If you want to put a human face on California’s epic drought, Ken Tucker’s will do. The Central Valley farmer has 400 acres of thirsty almond trees that are in real danger of dying.
Tucker stood before the Merced County Board of Supervisors on Tuesday pleading with the five officials and his fellow farmers not to try to stop a controversial water transfer deal that will ship groundwater from Merced County across the county line north to farmers in Stanislaus County’s Del Puerto Water District.
“I’m here as a farmer today begging for a little water just to keep my trees alive. I’m hoping that the board will see that we need help, and we tried to look at other sources and we cannot find any other water,” he said.
At that point, Tucker paused and turned to face the sea of plaid shirts and jeans in the audience, his voice emotional and face pained. “I’m just like the rest of you here, trying to make a living,” he said. “I can’t find any other water sources, and I’m asking for a little help.”
Farmers in Merced County are sympathetic, to a point. They’ve got their own worries: reduced water deliveries; wells going dry and the land sinking as groundwater is sucked out.
Now this: Two Merced County landowners are about to get very rich by selling the water right out from under them to farmers in Del Puerto Water District, which serves 45,000 acres – including Tucker’s 400.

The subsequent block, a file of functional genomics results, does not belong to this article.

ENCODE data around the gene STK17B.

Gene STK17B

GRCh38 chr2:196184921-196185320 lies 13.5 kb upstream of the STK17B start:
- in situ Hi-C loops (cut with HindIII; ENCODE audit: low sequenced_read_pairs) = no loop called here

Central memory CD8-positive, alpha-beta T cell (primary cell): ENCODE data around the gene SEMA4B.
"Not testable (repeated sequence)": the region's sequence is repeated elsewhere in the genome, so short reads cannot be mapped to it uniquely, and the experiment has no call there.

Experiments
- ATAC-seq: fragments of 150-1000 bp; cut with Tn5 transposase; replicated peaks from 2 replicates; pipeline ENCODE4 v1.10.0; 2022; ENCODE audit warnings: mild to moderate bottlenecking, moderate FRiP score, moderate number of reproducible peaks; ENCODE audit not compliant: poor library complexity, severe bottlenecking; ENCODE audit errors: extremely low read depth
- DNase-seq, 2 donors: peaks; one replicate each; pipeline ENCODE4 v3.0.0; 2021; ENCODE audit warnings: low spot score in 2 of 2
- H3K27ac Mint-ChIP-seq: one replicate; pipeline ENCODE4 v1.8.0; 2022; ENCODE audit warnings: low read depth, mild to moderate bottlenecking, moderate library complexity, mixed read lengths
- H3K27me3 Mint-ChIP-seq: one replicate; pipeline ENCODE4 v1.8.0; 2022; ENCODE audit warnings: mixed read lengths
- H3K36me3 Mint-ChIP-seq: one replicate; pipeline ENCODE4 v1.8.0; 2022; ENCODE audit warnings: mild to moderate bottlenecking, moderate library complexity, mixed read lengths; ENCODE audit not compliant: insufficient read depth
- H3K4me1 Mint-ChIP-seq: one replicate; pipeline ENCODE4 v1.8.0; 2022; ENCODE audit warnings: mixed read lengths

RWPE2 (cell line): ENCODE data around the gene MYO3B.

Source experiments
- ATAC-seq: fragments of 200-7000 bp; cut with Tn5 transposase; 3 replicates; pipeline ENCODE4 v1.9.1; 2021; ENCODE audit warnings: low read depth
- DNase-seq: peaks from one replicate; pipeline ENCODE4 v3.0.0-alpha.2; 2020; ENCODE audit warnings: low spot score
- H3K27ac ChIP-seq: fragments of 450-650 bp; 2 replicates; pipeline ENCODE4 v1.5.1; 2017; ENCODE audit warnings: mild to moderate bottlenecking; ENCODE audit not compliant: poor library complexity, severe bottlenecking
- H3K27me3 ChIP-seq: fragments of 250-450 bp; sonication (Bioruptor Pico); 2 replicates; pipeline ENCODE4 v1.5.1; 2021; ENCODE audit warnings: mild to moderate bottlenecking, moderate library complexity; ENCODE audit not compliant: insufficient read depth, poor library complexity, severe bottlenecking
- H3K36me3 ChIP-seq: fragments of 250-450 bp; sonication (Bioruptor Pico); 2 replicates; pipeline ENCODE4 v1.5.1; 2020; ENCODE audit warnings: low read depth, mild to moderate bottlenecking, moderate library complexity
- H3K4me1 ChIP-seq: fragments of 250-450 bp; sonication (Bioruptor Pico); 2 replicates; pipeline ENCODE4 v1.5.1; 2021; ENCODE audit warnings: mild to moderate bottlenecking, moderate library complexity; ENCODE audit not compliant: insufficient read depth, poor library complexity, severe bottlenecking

I was at the supervisors meeting last week because this particular deal stinks even to a non-water expert. Not since “Chinatown” did a water grab seem so clear-cut. How could one person or, in this case two, stick straws in the ground, suck up an increasingly precious resource, and then sell it at fabulous profit to non-locals?
The answer is as simple as it is appalling: Because they can.
Unlike every other dry Western state, California doesn’t have rules for groundwater. If you own the property above, it’s pretty much yours to use. Other counties and regions, particularly in Southern California, have rules for sustainably managing groundwater basins. Others are struggling to establish rules. Stanislaus County, for example, has an ordinance that severely restricts the transfer of water out of the county.
Merced does not.
That fact is a godsend to Del Puerto Water District, which relies solely on surface water – rivers, dams, lakes – said general manager Anthea Hansen. This year, the district’s allocation from the Central Valley Project is zero. The district and its farmers are pretty desperate for water, especially those who have recently planted almond trees. Without water, investments will be lost.
Enter Steve Sloan of 4-S Ranch Partners LLC and Stephen Smith of SHS Family Limited Partnership, two Merced County landowners with 13 wells pumping plenty of water. They are negotiating with Del Puerto to sell up to 23,000 acre-feet a year, for two years – with a possible two-year extension. They won’t confirm the terms of the deal, since it’s still being worked out, but Sloan did concede it would probably be somewhere in the neighborhood of $500 to $600 an acre-foot. At a minimum, that’s $23 million, but could be as much as $55 million.